#3 – this is a toughie as there are great songs for different reasons. The best staging of 2017 saw the bridegrooms and brides do everything with their entry bar have a vicar involved but You Are The Only One was just visually so spectacular, innovative and an amazing show that Sergey gets the nod here…

    #4 – this is fairly straight forward for me. Poli is a joy to watch and listen to, If Love Was A Crime was a great pop song but I loved City Lights, one of the best modern pop songs we have had in the Contest for years and Blanche’s ‘rabbit in the headlights’ show came good in the end. Talk about total confidence on stage against absolute terror! City Lights for the song alone…

    #5 – same country, two years, totally different acts and styles. Surly teen against slick man about town. Angry up yours anthem against man with his tongue hanging out. I like both of them immensely – Robin had the slickest show in Kyiv, Frans amongst some of the most interesting lyrics in Stockholm. Robin gets my vote for the treadmills…just

    #6 – easy one for me too, Occidentali’s Karma became the only song this year i DIDN’T want to win due to its OTT fan worship and those people debating which Italian city we would be at in 2018, shouting down anyone who had any words to say against Francesco, the song or the gorilla! It reminded me of 2013 and the reason why I started my blog – so Fanwank ‘bullies’ didn’t get their way, at least as far as I was concerned! I have nothing against Francesco or the song – the Sanremo version was superb and would have won easily but to hear the deafening silence the day after Kyiv was ‘music to my ears’! Amir for me – great singer, great song, great guy to meet.

    #7 – another easy one. I absolutely detest yodelling and Romania was my number 43 this year (yes, even below Russia!) – nothing against Ilinca, great voice and very cute. LoveWave was absolutely amazing to watch and listen to, Iveta carrying that off to perfection – I think it deserved better than 7th.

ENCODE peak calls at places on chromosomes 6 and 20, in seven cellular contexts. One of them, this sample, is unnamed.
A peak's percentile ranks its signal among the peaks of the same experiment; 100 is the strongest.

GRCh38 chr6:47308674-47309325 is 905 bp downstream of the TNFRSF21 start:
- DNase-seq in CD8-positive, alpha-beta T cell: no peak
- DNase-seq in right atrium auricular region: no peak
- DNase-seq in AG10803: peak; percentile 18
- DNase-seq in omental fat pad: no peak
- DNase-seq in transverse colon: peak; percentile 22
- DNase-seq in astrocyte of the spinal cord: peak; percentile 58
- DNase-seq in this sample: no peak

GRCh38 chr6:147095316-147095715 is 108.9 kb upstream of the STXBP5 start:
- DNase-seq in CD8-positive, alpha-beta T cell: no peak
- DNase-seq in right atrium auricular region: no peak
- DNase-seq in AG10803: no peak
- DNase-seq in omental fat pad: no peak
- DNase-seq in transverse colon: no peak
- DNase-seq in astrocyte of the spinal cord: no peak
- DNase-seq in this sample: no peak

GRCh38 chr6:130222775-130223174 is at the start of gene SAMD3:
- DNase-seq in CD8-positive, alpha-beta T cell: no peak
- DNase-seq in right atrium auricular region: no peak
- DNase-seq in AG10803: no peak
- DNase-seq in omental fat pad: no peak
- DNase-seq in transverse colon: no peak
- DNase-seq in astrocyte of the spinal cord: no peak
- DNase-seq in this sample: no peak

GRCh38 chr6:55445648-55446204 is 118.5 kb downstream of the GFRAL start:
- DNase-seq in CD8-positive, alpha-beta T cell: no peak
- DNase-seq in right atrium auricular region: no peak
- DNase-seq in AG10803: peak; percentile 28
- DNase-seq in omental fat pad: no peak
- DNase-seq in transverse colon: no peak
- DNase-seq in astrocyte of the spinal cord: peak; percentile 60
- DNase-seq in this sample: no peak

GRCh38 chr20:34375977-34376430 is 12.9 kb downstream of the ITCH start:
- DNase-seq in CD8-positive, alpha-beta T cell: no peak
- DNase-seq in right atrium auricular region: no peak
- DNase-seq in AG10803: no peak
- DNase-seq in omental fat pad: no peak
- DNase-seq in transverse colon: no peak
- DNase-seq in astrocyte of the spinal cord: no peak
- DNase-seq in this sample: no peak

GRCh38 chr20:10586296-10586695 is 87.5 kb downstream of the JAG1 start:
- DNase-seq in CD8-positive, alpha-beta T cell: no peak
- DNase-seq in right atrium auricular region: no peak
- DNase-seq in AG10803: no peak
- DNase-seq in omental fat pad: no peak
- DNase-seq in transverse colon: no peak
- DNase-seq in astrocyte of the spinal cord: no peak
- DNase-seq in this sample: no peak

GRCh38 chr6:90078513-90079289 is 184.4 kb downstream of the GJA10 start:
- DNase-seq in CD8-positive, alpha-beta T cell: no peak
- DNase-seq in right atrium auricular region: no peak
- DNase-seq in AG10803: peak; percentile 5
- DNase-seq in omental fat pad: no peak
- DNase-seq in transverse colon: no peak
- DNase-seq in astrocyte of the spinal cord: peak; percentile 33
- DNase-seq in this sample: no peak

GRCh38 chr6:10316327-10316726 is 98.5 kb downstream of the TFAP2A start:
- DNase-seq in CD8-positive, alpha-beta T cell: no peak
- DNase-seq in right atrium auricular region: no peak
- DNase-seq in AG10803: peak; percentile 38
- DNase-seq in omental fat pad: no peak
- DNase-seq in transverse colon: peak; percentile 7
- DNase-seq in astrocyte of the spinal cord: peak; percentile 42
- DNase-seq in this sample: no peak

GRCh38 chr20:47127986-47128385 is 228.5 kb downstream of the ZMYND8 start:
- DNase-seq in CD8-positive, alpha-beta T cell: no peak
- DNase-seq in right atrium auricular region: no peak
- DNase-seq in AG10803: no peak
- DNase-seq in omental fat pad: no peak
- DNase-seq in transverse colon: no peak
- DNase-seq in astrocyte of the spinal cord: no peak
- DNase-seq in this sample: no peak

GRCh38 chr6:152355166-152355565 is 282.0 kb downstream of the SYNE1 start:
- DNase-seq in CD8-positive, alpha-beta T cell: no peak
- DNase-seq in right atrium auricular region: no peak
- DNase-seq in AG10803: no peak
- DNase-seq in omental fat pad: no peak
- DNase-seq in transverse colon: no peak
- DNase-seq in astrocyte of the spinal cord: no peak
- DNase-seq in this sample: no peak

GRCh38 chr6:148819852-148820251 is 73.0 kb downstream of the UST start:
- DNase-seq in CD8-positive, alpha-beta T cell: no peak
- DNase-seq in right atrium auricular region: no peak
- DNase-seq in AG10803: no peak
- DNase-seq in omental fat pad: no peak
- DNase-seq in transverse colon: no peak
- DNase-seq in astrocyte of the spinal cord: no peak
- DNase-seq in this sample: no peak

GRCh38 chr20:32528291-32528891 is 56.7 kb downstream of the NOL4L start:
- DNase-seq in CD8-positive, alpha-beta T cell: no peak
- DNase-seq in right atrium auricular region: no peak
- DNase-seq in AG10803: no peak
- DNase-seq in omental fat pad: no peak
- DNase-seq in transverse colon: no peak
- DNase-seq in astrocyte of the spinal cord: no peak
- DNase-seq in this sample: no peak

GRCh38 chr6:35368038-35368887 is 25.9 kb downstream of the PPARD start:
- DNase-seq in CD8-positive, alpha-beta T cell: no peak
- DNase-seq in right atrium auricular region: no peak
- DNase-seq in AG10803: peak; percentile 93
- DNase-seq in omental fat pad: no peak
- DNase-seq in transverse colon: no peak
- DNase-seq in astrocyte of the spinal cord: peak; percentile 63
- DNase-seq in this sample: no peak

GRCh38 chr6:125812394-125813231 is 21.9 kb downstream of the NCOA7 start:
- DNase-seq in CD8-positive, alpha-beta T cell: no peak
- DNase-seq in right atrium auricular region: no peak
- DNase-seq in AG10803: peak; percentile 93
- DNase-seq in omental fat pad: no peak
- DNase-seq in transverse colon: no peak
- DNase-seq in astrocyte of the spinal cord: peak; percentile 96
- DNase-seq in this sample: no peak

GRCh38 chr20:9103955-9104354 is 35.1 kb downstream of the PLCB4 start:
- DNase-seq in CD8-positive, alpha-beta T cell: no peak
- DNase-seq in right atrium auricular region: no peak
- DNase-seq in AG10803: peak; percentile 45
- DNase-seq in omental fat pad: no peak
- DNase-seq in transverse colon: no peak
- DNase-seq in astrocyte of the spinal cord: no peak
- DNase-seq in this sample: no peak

#8 – interesting one. Color Of Your Life was a trip into Eurovision past, a singer with an amazing voice producing an audio masterpiece. Having said that, Origo was far more interesting, visually and to listen to, even though it had rap in it! Wonderful gypsy costumes too

    #9 – still not sure how Isaiah got into the Final, let alone the top ten. He still couldn’t hit those high notes, no matter how well it was disguised in the Final. Donny was okay, a decent performance, not one of my favourite songs but still better than Don’t Come Easy.

    #10 – another interesting combination. The slickest performance pop act of 2016 against cutting edge vocal technology in 2017. As much as I like JOWST’s staging and audio, Laura was absolutely amazing with her act and some, the party tune of 2016 and my winner here.

    6-4 : 2016 wins for me and I match 6 with you!

    Wonder how Lisbon 2018 will compare? I’ll find out firsthand as I’ll be there… 🙂

    Like

    • Thank the Lordi!! Someone else who’d take France 2016 over Italy 2017 any day. I’m actually surprised we agree on the majority – I always assume I’ll be the odd one out. I do understand your preferences that differ to mine, though.

      You might have to send me a postcard from Lisbon 😦 But I’m very excited for you heading over!!

      Liked by 1 person